By Donna Cornelius
A house’s most intriguing rooms usually are those that mix the old and the new – in a stylish way, of course.
That’s the design plan Casey Faulkner and Jan Nordblom used in the Decorators’ ShowHouse dining room.
“Overall, it’s a play on taking something traditional and making it more contemporary, like combining Duncan Phyfe chairs and formal draperies with new things,” Faulkner said.
Color takes center stage in the room.
“You can choose to have your ShowHouse room painted or not,” Faulkner said. “The dining room was already a beautiful chocolate color, so we left it. I kept seeing teal with it.”
The designers found a set of ready-made teal Dupioni draperies that they thought were perfect for the room. There was only one problem.
“They weren’t long enough,” Faulkner said. “We made and added a silk band at the bottom and a velvet band at the top. If you put heavy fabrics at the bottom, the draperies won’t hang right.”
In addition to teal and chocolate brown, lime green joined the palette. The colors pop in a painting by Faulkner’s daughter, University of Alabama student Caitlan Faulkner.
“I told her what colors I wanted and that I wanted a diagonal in the painting to make it more dynamic,” Casey Faulkner said. “We experimented first with two smaller paintings, which you can see on the walls of the room. I wanted the main paint- ing to be big. It’s 42 by 54 inches. It’s acrylic with a polyurethane finish.”
The painting hangs above a piece crafted by another family member.
“The buffet was built by my dad, Auxford Myers of Montgomery,” Faulkner said. “He’s retired. I have three sisters, and he’d built tables for all of us. So I asked him to make a buffet.”
The custom-designed piece has a granite top and Gothic-style metalwork.
“This room really has been a family affair,” Faulkner said. “Jan’s husband, Walt, cooked for us when we were working, and their son, John, helped us, too. Their house in Hoover became our workshop.”
She said the dining room table belongs to the ShowHouse’s owner and will be sold with the house.
“No tablecloth was big enough for it, so we sewed trim on a piece of fabric and put it on the table diagonally,” Faulkner said.
For four of the chairs around the table, Nordblom found fabric featuring hummingbirds. The designers borrowed two linen and burlap wing chairs from Issis & Sons and added small pillows with a peacock feather print.
Cloches on the table hold spring- time vignettes featuring rabbits, butterflies and dragonflies.
“The place settings are old Limoges dishes that Caitlan found while digging through our storage units,” Faulkner said. “Jan had other patterns. It’s all mixed and matched – contemporary glass with crystal. We found two-handed Limoges cups that we learned are either for bouillon or hot chocolate.
“We also lucked up on some old silver. Caitlan and one of her friends researched a ladle we’d found and discovered it stopped being made in 1864.”
Faulkner’s company, Cottondale-based Design Southern Style, also took on the space adjoining the dining room. She said the butler’s pantry is a “wonderful thing to have,” even for the usually butler-less modern family and particularly for those who like to entertain.
“It has storage for dishes, flatware, glasses and linens,” she said. “There’s a wine refrigerator, an icemaker and a small sink. You could even set up a buffet there.”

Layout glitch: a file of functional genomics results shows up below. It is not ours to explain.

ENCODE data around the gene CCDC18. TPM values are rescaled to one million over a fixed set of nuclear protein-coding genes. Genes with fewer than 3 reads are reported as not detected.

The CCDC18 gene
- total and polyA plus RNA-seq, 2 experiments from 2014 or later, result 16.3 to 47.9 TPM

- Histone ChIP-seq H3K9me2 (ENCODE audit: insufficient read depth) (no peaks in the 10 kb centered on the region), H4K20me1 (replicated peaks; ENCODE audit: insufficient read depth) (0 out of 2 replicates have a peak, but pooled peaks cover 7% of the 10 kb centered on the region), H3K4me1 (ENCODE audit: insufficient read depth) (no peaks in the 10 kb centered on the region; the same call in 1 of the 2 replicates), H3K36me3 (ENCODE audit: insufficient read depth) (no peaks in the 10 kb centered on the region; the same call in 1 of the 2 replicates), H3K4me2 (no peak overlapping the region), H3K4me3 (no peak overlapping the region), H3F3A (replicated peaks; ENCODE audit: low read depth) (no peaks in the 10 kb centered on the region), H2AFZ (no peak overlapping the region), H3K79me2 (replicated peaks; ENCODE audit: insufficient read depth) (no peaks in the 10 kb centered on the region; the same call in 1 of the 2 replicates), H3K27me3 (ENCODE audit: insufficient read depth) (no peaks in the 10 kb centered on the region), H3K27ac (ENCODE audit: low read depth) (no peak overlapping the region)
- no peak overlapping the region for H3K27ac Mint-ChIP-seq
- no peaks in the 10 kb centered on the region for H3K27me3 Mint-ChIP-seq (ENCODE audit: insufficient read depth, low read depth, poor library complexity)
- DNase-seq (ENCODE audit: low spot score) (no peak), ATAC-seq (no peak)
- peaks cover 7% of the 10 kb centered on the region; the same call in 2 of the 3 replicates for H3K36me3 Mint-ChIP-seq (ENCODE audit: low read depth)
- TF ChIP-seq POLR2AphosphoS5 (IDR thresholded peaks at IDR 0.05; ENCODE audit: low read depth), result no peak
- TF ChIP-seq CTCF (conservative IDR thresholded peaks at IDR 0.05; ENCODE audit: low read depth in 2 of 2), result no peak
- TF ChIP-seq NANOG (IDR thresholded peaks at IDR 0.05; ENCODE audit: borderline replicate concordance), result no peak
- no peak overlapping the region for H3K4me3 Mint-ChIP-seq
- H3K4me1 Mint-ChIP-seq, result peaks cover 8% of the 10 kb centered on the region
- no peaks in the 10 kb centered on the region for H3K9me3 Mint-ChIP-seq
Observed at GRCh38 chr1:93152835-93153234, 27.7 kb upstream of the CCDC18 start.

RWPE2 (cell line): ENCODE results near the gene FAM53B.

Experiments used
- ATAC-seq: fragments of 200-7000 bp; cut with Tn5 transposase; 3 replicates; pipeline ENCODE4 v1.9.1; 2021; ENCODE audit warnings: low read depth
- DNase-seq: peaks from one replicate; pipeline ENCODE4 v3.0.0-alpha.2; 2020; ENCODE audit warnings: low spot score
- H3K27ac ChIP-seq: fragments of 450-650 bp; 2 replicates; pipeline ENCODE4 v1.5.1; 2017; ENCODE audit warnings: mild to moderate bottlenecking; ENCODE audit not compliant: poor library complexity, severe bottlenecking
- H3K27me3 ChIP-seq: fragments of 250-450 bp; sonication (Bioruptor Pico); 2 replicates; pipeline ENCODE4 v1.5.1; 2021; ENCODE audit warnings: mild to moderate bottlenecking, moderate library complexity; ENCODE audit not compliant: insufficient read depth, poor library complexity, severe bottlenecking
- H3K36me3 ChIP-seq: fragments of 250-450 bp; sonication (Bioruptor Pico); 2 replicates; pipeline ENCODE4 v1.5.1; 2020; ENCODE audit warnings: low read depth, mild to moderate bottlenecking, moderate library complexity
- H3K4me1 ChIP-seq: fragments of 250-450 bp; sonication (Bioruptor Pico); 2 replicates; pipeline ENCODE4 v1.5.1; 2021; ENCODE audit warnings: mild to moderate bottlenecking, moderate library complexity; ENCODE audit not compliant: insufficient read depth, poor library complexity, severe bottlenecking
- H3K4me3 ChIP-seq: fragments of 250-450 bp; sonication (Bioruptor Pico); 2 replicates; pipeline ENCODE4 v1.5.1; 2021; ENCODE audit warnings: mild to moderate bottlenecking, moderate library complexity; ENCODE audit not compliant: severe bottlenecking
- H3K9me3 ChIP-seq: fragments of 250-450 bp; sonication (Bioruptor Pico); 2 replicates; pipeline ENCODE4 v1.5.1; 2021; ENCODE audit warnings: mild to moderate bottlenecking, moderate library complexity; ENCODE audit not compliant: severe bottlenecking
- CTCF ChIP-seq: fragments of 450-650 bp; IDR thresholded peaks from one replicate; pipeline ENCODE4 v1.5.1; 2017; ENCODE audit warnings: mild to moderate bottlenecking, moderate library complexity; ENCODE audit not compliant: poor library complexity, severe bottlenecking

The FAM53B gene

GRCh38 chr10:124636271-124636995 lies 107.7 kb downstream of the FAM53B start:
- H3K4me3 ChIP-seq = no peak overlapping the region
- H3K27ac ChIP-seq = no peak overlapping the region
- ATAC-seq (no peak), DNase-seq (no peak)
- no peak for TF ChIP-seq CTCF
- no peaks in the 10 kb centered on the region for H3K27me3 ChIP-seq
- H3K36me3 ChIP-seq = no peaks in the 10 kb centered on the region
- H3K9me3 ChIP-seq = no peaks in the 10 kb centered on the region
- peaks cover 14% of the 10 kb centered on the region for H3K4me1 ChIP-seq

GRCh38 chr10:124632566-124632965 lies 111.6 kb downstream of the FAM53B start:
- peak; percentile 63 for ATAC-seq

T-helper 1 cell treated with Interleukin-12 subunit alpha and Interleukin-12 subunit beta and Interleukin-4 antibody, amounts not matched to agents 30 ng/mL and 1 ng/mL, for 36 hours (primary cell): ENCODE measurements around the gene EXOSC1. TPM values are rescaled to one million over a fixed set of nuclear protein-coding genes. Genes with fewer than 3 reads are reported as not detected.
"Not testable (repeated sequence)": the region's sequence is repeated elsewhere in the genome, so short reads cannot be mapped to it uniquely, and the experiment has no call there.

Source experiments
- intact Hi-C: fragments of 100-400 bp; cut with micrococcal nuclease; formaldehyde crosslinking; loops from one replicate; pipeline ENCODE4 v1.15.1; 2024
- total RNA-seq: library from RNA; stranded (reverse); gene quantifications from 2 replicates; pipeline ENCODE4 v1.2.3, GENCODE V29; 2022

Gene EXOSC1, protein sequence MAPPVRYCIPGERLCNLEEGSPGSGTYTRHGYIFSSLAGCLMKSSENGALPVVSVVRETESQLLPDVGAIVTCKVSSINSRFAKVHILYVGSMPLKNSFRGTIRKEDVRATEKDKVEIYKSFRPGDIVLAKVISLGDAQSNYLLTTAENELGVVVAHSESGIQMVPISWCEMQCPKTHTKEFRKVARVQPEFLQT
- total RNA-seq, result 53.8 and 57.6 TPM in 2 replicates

ShowHouse visitors shouldn’t be shy about opening the drawers in the butler’s pantry to see the napkin rings handmade by Faulkner.
This is Faulkner’s first time to participate in the Decorators’ ShowHouse. She teaches in UA’s College of Human Environmental Sciences and joined the ShowHouse party when a fellow professor asked her to help.
“She had formed a team from the university, and they got the dining room, butler’s pantry and a bedroom,” Faulkner said. “They were overwhelmed, so I took the dining room and butler’s pantry.”
She also wanted to take on the project so that she and Nordblom could work as a team.
“She’s been my best friend since college, and we’re now both in a place where we can do things together,” Faulkner said.
After Faulkner graduated from the University of Alabama, she and her family moved to California, where she worked for two commercial design firms.
“We moved back to Alabama, and I designed pillows and other decorative objects for a Montgomery company and then did the same for a company in Dallas,” she said.
She also designed textiles for Phifer Inc.
“Along the way, I’d gotten my master’s degree and became an adjunct instructor at Alabama,” Faulkner said. “About 14 years ago, I became full time.”
Among the decorating trends you’ll see in the dining room is a touch of gold, which is used to frame Matisse line drawing prints above a wine rack.
“Gold has made a comeback,” Faulkner said. “For a while, it was more silver and brushed aluminum.”
She’s also happy to see the return of bright colors.
“When you use spots of color against a neutral background, that color becomes even bolder,” Faulkner said. “Use it for ‘disposable decorating’ – items that aren’t hard to switch out or replace.”
She thinks the use of color in the design world reflects the mood of the nation.
“With the recession in 2008, you saw more neutrals, more somber col- ors,” Faulkner said. “When the economy starts to turn upwards, that’s when you’ll see a return to color.”
For more information, call Casey Faulkner at Design Southern Style, 792-3378. ❖